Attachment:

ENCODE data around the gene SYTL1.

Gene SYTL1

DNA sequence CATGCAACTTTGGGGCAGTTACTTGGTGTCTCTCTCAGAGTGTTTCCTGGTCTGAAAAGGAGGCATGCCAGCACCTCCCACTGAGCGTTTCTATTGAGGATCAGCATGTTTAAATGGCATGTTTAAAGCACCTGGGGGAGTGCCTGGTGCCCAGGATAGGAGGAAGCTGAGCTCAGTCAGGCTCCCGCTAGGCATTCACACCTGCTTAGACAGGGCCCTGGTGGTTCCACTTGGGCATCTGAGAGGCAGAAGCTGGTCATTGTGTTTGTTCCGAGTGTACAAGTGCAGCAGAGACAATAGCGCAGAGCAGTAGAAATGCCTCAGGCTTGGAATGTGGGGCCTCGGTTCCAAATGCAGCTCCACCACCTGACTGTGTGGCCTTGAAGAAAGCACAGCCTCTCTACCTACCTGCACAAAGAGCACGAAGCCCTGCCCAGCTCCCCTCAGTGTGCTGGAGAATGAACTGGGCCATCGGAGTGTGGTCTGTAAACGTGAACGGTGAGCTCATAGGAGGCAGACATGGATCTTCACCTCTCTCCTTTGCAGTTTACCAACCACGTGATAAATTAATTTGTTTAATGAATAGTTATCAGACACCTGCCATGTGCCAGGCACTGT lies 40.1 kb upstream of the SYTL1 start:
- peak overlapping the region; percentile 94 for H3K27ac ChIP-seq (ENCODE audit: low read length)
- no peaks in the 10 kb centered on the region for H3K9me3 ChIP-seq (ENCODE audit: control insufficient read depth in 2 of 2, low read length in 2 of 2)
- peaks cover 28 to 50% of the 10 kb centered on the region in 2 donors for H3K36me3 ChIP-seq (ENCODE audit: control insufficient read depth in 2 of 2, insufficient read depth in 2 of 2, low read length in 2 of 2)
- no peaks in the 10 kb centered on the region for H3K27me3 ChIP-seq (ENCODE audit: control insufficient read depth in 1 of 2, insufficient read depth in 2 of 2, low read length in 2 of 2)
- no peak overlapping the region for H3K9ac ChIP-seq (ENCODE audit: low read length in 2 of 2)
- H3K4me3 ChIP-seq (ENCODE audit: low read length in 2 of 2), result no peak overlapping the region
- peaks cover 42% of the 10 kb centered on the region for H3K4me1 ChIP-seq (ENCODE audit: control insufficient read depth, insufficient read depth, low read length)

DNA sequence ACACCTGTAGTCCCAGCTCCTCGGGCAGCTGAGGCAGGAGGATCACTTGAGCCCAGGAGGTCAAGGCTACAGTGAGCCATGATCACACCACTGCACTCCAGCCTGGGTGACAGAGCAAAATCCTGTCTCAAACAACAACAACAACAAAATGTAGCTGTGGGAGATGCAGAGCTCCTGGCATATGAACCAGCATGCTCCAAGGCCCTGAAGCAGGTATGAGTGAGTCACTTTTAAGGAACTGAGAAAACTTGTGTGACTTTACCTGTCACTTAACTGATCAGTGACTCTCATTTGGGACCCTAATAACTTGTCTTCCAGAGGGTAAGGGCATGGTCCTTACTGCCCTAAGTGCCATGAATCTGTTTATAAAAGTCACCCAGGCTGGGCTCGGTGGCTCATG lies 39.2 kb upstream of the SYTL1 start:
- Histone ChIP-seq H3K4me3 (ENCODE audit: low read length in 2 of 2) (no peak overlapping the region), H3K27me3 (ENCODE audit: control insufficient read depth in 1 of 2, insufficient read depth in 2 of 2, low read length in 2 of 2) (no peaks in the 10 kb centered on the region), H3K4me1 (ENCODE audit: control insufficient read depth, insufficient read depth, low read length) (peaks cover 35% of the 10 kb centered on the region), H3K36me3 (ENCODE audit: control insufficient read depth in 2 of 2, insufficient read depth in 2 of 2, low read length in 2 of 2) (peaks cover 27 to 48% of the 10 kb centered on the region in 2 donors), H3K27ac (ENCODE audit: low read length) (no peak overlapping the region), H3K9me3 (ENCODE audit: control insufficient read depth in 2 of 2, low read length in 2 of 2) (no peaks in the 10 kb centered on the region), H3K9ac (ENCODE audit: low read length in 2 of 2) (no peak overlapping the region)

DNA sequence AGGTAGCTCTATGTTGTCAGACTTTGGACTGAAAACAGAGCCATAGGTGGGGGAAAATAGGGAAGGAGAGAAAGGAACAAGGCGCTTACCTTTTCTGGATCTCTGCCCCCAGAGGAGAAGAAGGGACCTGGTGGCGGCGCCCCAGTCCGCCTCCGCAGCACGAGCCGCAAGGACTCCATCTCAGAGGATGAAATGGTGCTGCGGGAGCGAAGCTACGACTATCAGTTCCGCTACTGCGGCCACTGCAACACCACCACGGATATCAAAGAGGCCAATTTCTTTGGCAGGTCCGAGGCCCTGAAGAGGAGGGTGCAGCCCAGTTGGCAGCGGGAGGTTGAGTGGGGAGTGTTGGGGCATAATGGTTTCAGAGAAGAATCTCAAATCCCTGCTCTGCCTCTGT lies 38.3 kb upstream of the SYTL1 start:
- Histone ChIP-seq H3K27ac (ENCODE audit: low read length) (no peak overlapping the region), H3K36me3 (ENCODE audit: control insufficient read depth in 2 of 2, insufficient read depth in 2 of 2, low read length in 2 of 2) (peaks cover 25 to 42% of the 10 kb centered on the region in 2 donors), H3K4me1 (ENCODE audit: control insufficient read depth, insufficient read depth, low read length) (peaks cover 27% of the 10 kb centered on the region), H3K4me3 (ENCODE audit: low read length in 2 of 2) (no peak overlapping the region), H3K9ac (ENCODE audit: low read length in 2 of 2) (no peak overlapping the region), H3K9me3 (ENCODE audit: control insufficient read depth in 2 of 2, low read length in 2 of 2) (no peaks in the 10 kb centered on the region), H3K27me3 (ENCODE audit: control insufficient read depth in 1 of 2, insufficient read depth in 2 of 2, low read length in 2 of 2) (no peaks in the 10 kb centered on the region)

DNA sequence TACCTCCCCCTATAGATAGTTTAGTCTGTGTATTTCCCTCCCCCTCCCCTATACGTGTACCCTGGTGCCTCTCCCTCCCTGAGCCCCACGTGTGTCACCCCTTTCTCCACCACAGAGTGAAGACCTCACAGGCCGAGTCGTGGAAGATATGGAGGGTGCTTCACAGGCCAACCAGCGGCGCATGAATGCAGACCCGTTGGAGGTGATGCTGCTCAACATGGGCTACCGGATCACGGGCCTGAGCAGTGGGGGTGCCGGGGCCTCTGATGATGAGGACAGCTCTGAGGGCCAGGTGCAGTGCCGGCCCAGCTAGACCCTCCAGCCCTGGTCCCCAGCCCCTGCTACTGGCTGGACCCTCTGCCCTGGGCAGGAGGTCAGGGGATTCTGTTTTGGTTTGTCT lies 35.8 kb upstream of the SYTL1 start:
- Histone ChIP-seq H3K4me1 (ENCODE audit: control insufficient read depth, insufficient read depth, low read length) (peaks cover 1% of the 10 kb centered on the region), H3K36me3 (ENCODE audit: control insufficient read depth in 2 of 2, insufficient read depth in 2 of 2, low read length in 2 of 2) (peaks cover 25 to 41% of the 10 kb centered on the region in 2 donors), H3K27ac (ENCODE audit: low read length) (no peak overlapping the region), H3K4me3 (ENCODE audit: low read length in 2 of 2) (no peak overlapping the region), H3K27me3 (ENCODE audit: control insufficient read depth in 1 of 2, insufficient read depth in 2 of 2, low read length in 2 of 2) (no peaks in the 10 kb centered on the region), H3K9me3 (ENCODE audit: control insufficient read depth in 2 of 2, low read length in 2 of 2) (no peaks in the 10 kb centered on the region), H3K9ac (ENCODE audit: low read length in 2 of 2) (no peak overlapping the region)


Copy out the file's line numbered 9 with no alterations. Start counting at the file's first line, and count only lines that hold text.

- H3K4me3 ChIP-seq (ENCODE audit: low read length in 2 of 2), result no peak overlapping the region